I decided to implement the concept of ‘postponement of these fears’ at every stakeholder level, me being the first one. All the coaching sessions started with the request to postpone these fears till the completion of the first sprint, and the results are very positive. After experiencing the right scrum, most of these fears are automatically addressed. So, make it explicit to postpone the fears of judgment, cynicism and change before implementing scrum..it will give you a smooth start.
Many claim that they have implemented agile, and very few have good implementations of agile. In order to understand the type of implementation one has, these three questions to help;
- What is the velocity of the last sprint?
- Do you have work allocation or work volunteering?
- Can I see your sprint burn down chart?
What is the velocity of the last sprint?
Velocity is the productivity figure of the previous sprint, generally counted in story points. In order to calculate the story points, one need to have user stories, planning meeting and planning poker in place. In a sprint, the team is supposed to commit to the velocity (story points achieved in the previous sprint). The team may achieve slightly more, if their capability is better, and that becomes the basis for estimate for the next sprint. This is the continuous productivity improvement mechanism. If the team members do not know the velocity of the previous sprint, then I must say that it is a serious symptom of faking agility.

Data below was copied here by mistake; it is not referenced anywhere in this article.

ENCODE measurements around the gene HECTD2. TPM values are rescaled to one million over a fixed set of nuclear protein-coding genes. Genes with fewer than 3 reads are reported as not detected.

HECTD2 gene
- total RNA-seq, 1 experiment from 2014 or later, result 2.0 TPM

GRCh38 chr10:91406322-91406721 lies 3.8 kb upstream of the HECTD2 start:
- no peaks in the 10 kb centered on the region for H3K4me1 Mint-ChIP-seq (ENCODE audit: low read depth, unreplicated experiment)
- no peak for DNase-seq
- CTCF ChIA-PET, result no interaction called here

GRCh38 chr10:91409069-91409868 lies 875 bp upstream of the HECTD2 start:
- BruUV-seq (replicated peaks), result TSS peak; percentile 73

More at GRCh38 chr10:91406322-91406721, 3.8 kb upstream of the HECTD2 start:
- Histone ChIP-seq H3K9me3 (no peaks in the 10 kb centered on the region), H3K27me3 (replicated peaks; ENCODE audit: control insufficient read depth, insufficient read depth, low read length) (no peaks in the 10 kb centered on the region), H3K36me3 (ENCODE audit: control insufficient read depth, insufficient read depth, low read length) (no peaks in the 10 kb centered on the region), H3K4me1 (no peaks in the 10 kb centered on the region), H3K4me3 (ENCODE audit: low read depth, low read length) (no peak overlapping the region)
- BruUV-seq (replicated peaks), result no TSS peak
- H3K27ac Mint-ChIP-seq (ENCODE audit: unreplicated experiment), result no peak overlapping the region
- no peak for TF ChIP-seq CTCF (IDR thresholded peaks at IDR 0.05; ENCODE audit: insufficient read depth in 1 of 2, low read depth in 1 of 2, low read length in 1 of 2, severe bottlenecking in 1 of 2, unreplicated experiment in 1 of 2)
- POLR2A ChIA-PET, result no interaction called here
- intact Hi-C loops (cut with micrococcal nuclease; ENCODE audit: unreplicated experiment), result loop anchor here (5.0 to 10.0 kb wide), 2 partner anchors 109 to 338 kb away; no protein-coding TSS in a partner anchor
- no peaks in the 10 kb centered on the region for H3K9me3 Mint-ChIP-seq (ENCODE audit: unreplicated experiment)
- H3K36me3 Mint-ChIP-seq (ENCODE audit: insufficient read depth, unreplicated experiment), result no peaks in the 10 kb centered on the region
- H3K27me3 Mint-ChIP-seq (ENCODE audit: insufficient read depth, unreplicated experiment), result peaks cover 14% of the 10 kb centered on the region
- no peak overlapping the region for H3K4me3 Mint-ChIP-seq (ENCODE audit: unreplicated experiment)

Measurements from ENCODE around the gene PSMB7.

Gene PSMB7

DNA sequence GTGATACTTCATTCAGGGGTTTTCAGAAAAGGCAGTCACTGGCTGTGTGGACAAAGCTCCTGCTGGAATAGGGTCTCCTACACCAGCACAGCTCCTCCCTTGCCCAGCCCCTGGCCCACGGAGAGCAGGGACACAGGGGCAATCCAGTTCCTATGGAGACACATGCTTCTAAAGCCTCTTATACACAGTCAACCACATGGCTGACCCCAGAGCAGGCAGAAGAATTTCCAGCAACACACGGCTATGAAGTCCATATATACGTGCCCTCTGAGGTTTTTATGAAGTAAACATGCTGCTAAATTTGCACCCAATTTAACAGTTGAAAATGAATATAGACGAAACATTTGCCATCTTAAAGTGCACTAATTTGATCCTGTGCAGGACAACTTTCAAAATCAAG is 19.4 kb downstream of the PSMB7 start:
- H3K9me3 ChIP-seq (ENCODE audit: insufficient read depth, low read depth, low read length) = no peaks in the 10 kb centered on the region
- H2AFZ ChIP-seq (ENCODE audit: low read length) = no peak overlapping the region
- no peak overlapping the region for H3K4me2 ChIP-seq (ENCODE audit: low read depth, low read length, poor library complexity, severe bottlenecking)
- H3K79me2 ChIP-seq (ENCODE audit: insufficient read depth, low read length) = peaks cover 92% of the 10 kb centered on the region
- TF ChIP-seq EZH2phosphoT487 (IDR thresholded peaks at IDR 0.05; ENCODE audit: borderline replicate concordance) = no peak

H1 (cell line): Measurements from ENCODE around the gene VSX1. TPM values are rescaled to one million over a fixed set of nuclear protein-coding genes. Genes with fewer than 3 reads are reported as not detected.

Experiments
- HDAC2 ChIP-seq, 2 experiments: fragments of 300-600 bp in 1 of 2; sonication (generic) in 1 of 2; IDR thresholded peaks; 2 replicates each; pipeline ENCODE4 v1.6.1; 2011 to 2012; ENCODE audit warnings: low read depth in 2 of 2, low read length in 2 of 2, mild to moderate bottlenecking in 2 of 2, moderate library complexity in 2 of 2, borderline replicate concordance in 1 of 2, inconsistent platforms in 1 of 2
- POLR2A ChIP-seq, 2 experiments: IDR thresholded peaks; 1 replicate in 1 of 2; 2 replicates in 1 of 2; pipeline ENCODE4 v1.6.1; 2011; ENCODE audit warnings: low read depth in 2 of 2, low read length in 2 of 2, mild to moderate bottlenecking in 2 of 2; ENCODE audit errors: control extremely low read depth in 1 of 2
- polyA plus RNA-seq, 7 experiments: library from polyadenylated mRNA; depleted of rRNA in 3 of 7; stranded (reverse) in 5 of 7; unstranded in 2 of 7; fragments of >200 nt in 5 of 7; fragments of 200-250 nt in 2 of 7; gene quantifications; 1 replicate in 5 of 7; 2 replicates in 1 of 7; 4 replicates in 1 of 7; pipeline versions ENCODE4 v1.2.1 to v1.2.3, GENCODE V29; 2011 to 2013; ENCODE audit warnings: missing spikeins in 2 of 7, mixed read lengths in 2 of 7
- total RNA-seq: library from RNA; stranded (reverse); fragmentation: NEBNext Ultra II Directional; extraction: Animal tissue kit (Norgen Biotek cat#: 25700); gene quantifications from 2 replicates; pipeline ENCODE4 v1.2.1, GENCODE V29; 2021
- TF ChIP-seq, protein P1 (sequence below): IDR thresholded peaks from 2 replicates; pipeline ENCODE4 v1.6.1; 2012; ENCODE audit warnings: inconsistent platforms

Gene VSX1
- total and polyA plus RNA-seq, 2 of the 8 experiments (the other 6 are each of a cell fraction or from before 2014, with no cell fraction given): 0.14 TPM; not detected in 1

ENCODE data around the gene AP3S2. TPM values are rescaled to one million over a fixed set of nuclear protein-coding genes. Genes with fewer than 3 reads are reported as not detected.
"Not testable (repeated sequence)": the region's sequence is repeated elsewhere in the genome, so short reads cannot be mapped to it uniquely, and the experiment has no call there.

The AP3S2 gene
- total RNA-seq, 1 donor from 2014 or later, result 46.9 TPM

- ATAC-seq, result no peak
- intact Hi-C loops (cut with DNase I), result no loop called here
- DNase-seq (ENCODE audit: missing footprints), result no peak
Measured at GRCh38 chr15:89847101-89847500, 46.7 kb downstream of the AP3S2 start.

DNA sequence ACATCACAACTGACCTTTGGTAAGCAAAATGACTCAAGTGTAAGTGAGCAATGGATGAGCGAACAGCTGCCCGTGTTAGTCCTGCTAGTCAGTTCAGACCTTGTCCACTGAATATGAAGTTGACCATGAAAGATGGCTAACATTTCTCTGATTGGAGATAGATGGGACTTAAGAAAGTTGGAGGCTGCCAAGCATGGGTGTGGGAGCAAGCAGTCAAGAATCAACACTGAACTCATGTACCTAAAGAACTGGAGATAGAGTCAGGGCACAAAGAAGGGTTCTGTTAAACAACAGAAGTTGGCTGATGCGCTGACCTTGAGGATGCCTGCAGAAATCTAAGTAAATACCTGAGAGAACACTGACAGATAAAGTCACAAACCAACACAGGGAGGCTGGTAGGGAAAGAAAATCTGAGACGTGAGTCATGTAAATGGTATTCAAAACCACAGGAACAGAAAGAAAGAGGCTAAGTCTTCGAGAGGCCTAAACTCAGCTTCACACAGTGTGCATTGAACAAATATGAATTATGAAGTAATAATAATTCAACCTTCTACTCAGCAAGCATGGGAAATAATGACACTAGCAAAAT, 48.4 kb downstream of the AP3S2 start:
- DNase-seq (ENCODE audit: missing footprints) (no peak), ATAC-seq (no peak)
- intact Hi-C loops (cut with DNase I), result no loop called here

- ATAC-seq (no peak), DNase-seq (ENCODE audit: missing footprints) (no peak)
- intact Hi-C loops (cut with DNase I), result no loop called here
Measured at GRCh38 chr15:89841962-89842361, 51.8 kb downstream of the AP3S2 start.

Do you have work allocation or work volunteering?
Agile teams are self organizing. The team has to decide how they are going to do the work. In true agile teams, it has to be work volunteering, not work allocation.
If the team has velocity calculations in place, and is thriving on work volunteering, then I respect their agility. They are doing things correctly, where as others are just claiming that they are agile.
Can I see the sprint burn down chart?
A burn down chart is more like a flight landing within the runway. Without it there is no transparency into the process and inspection based on empiricism is lacking. If the team is using the burn down chart to track their progress every day and make decisions based on it, that is a great positive sign of a good implementation.
If a team is doing very positively on the above three questions, then they have a respectable agile implementation. Others are just talking about it.
About the author of this post